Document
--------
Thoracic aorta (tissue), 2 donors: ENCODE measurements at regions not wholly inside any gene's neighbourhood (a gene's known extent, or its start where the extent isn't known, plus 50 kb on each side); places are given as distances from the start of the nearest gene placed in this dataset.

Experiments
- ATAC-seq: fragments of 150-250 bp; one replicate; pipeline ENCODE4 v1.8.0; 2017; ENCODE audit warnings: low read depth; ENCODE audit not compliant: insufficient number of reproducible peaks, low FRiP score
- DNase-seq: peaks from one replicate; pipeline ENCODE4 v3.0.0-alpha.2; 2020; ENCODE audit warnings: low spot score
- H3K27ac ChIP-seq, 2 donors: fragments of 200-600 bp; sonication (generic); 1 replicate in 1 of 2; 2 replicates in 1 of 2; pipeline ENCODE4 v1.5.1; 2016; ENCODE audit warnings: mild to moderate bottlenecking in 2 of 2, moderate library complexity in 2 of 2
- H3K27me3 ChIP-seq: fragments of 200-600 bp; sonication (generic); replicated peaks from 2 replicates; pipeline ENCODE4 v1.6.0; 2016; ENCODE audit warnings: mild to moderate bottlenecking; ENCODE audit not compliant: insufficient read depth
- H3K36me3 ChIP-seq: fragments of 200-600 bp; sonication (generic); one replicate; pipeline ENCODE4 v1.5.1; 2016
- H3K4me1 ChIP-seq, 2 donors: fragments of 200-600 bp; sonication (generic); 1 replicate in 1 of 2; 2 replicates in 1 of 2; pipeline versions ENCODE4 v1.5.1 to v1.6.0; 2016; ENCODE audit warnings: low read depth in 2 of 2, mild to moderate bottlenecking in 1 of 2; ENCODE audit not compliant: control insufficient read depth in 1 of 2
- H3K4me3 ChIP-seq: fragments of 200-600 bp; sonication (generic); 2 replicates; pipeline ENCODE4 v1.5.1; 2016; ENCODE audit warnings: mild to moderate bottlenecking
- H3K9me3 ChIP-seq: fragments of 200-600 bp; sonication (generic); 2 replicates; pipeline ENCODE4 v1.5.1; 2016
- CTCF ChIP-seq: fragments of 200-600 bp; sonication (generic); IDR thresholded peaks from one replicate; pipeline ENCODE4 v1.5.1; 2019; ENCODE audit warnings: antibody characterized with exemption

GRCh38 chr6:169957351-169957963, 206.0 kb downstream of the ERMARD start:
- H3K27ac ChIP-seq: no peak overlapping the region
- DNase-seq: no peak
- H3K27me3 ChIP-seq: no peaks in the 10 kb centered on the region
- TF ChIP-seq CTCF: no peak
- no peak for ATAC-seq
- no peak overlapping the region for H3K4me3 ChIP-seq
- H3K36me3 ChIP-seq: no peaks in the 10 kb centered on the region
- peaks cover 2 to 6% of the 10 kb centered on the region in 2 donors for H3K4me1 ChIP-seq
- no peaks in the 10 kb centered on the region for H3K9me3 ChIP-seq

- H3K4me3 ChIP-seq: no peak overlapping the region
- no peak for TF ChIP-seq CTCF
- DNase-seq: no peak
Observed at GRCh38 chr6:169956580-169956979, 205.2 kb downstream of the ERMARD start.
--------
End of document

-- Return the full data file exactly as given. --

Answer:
Thoracic aorta (tissue), 2 donors: ENCODE measurements at regions not wholly inside any gene's neighbourhood (a gene's known extent, or its start where the extent isn't known, plus 50 kb on each side); places are given as distances from the start of the nearest gene placed in this dataset.

Experiments
- ATAC-seq: fragments of 150-250 bp; one replicate; pipeline ENCODE4 v1.8.0; 2017; ENCODE audit warnings: low read depth; ENCODE audit not compliant: insufficient number of reproducible peaks, low FRiP score
- DNase-seq: peaks from one replicate; pipeline ENCODE4 v3.0.0-alpha.2; 2020; ENCODE audit warnings: low spot score
- H3K27ac ChIP-seq, 2 donors: fragments of 200-600 bp; sonication (generic); 1 replicate in 1 of 2; 2 replicates in 1 of 2; pipeline ENCODE4 v1.5.1; 2016; ENCODE audit warnings: mild to moderate bottlenecking in 2 of 2, moderate library complexity in 2 of 2
- H3K27me3 ChIP-seq: fragments of 200-600 bp; sonication (generic); replicated peaks from 2 replicates; pipeline ENCODE4 v1.6.0; 2016; ENCODE audit warnings: mild to moderate bottlenecking; ENCODE audit not compliant: insufficient read depth
- H3K36me3 ChIP-seq: fragments of 200-600 bp; sonication (generic); one replicate; pipeline ENCODE4 v1.5.1; 2016
- H3K4me1 ChIP-seq, 2 donors: fragments of 200-600 bp; sonication (generic); 1 replicate in 1 of 2; 2 replicates in 1 of 2; pipeline versions ENCODE4 v1.5.1 to v1.6.0; 2016; ENCODE audit warnings: low read depth in 2 of 2, mild to moderate bottlenecking in 1 of 2; ENCODE audit not compliant: control insufficient read depth in 1 of 2
- H3K4me3 ChIP-seq: fragments of 200-600 bp; sonication (generic); 2 replicates; pipeline ENCODE4 v1.5.1; 2016; ENCODE audit warnings: mild to moderate bottlenecking
- H3K9me3 ChIP-seq: fragments of 200-600 bp; sonication (generic); 2 replicates; pipeline ENCODE4 v1.5.1; 2016
- CTCF ChIP-seq: fragments of 200-600 bp; sonication (generic); IDR thresholded peaks from one replicate; pipeline ENCODE4 v1.5.1; 2019; ENCODE audit warnings: antibody characterized with exemption

GRCh38 chr6:169957351-169957963, 206.0 kb downstream of the ERMARD start:
- H3K27ac ChIP-seq: no peak overlapping the region
- DNase-seq: no peak
- H3K27me3 ChIP-seq: no peaks in the 10 kb centered on the region
- TF ChIP-seq CTCF: no peak
- no peak for ATAC-seq
- no peak overlapping the region for H3K4me3 ChIP-seq
- H3K36me3 ChIP-seq: no peaks in the 10 kb centered on the region
- peaks cover 2 to 6% of the 10 kb centered on the region in 2 donors for H3K4me1 ChIP-seq
- no peaks in the 10 kb centered on the region for H3K9me3 ChIP-seq

- H3K4me3 ChIP-seq: no peak overlapping the region
- no peak for TF ChIP-seq CTCF
- DNase-seq: no peak
Observed at GRCh38 chr6:169956580-169956979, 205.2 kb downstream of the ERMARD start.